A Guide to Project Management

Or negatively affected as a result of project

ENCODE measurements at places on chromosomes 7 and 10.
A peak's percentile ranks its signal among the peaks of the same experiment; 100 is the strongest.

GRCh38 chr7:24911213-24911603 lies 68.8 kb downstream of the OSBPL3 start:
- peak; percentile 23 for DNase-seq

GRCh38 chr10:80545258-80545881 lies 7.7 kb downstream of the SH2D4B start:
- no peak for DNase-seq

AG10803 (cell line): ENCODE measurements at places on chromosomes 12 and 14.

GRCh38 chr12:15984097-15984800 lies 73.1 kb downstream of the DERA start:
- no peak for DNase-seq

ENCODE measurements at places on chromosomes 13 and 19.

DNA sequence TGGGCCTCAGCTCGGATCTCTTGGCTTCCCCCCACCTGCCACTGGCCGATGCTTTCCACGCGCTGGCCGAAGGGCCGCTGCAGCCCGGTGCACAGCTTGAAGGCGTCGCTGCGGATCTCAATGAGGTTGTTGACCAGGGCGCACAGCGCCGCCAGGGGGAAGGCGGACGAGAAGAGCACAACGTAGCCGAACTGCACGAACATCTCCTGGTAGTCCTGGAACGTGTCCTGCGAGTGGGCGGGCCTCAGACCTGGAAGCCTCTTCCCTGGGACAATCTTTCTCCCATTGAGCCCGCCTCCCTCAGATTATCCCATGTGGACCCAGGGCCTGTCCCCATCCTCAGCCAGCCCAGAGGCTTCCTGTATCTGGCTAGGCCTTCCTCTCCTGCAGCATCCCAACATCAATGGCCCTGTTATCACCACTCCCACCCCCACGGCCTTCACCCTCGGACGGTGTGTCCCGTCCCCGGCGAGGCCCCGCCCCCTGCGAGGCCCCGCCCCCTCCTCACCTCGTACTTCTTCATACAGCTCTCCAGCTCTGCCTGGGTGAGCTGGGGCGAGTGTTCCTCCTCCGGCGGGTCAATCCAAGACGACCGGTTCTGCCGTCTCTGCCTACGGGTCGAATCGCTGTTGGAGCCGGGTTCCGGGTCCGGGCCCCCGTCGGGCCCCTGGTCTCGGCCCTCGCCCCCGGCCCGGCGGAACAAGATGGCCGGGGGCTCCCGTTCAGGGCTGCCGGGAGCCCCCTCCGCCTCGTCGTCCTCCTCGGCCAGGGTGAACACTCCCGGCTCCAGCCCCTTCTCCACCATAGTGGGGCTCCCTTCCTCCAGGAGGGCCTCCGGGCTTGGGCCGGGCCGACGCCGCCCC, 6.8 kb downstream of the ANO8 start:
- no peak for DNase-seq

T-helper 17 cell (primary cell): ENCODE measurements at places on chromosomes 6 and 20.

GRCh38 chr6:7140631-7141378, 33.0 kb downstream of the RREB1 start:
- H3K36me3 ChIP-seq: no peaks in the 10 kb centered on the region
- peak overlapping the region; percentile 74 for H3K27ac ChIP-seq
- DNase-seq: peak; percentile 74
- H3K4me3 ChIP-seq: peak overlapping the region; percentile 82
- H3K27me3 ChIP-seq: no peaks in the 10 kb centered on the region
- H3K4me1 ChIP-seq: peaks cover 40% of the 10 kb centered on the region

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Unformatted text preview: le Part-time Project Coordinator/ Project Leader Part-time Part-time Project Coordinator/ Project Leader Part-time Full-time Project Manager/ Project Officer Part-time Full-time Project Manager/ Program Manager Full-time Full-time Project Manager/ Program Manager Full-time A Guide to the A Guide to the Project Management Administrative Staff Figure 26. Organizational Structure Influences on Projects 2.3.2 Organizational Cultures and Styles Most organizations have developed unique and describable cultures. These cultures are reflected in their shared values, norms, beliefs, and expectations; in their policies and procedures; in their view of authority relationships; and in numerous other factors. Organizational cultures often have a direct influence on the project. For example: A team proposing an unusual or high-risk approach is more likely to secure approval in an aggressive or entrepreneurial organization. A project manager with a highly participative style is apt to encounter problems in a rigidly hierarchical organization, while a project manager with an authoritarian style will be equally challenged in a participative organization. Project Project Management Management Body of Body of KnowledgeE L KnowledgeE PL MP AM SA S 2.3.3 Organizational Structure The structure of the performing organization often constrains the availability of or terms under which resources become available to the project. Organizational structures can be characterized as spanning a spectrum from functional to projectized, with a variety of matrix structures in between. Figure 2-6 shows key project-related characteristics of the major types of enterprise organizational structures. Project organization is discussed in Section 9.1, Organizational Planning. The classic functional organization, shown in Figure 2-7, is a hierarchy where each employee has one clear superior. Staff members are grouped by specialty, such as production, marketing, engineering, and accounting at the top level, with engineering further subdivided into functional organizations that support the business of the larger organization (e.g., mechanical and electrical). Functional organizations still have projects, but the perceived scope of the project is limited to the boundaries of the function: the engineering department in a functional organization will do its work independent of the manufacturing or marketing departments. A Guide to the Project Management Body of Knowledge (PMBOK Guide) 2000 Edition 2000 Project Management Institute, Four Campus Boulevard, Newtown Square, PA 19073-3299 USA NAVIGATION LINKS ACROYMNS LIST ACRONYMS LIST 19 ACROYMNS LIST Chapter 2--The Project Management Context Figure 27 | 2.4 Chief Executive Project Coordination Functional Manager Functional Manager Functional Manager Staff Staff Staff Staff Staff Staff Staff Staff Staff ment ment (Black boxes represent staff engaged in project activities.) Figure 27. Functional Organization geE L geE PL P For example, when a new produc...
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